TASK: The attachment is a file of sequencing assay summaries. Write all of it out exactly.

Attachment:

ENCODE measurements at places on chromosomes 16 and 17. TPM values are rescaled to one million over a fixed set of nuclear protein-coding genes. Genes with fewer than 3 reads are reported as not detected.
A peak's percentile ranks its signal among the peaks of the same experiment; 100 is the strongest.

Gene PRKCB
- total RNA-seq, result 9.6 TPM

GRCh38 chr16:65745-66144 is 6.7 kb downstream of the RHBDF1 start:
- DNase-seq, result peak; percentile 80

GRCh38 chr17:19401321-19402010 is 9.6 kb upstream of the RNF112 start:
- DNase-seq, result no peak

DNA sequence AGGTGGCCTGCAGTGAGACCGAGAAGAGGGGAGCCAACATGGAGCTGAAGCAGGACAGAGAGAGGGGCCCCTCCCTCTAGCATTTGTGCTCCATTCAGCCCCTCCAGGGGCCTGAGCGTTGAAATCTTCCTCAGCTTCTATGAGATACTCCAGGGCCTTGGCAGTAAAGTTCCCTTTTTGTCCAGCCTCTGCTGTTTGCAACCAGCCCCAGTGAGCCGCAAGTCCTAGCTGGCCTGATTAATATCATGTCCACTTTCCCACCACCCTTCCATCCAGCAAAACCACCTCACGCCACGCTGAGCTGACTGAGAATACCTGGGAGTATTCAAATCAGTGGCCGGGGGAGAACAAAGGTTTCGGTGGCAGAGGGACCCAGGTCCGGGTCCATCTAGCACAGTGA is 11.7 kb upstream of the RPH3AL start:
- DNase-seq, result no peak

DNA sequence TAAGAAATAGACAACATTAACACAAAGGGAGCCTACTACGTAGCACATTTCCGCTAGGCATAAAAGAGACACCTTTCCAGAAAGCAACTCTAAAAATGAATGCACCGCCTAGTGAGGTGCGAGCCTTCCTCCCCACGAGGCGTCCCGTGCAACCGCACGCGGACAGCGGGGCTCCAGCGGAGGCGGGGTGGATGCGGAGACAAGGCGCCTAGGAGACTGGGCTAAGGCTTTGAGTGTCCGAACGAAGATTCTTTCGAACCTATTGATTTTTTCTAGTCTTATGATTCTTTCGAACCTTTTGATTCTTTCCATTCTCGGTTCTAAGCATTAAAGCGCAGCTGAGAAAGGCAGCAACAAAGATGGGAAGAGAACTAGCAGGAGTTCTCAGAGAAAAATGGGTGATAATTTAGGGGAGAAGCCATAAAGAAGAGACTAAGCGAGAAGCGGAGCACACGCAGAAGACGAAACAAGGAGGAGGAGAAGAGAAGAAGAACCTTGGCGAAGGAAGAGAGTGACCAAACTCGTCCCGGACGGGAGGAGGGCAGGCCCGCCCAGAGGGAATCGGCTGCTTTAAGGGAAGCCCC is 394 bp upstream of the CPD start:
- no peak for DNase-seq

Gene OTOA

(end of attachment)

ENCODE measurements at places on chromosomes 16 and 17. TPM values are rescaled to one million over a fixed set of nuclear protein-coding genes. Genes with fewer than 3 reads are reported as not detected.
A peak's percentile ranks its signal among the peaks of the same experiment; 100 is the strongest.

Gene PRKCB
- total RNA-seq, result 9.6 TPM

GRCh38 chr16:65745-66144 is 6.7 kb downstream of the RHBDF1 start:
- DNase-seq, result peak; percentile 80

GRCh38 chr17:19401321-19402010 is 9.6 kb upstream of the RNF112 start:
- DNase-seq, result no peak

DNA sequence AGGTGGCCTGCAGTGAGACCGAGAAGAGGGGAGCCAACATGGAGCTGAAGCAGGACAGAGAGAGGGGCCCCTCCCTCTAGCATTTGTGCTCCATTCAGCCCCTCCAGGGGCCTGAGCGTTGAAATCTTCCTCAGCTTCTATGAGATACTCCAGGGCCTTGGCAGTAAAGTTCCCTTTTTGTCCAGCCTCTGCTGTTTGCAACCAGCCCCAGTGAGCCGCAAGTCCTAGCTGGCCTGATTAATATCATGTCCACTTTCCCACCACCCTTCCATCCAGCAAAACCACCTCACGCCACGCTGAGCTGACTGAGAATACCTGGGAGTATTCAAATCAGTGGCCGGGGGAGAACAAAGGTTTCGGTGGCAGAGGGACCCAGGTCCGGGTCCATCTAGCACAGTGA is 11.7 kb upstream of the RPH3AL start:
- DNase-seq, result no peak

DNA sequence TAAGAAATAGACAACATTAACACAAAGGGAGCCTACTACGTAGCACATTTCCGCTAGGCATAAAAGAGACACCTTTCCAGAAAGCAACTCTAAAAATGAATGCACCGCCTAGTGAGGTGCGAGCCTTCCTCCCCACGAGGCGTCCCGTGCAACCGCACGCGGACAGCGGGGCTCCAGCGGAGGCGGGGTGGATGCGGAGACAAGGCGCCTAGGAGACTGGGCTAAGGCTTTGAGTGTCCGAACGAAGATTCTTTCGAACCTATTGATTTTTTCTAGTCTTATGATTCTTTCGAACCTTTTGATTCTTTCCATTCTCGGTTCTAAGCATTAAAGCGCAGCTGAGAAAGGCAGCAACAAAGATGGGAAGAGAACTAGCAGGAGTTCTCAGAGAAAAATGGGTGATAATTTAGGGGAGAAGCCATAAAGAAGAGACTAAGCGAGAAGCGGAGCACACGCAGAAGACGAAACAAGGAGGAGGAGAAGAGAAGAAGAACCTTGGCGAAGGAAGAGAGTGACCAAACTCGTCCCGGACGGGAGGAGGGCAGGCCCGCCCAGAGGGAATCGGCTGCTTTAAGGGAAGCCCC is 394 bp upstream of the CPD start:
- no peak for DNase-seq

Gene OTOA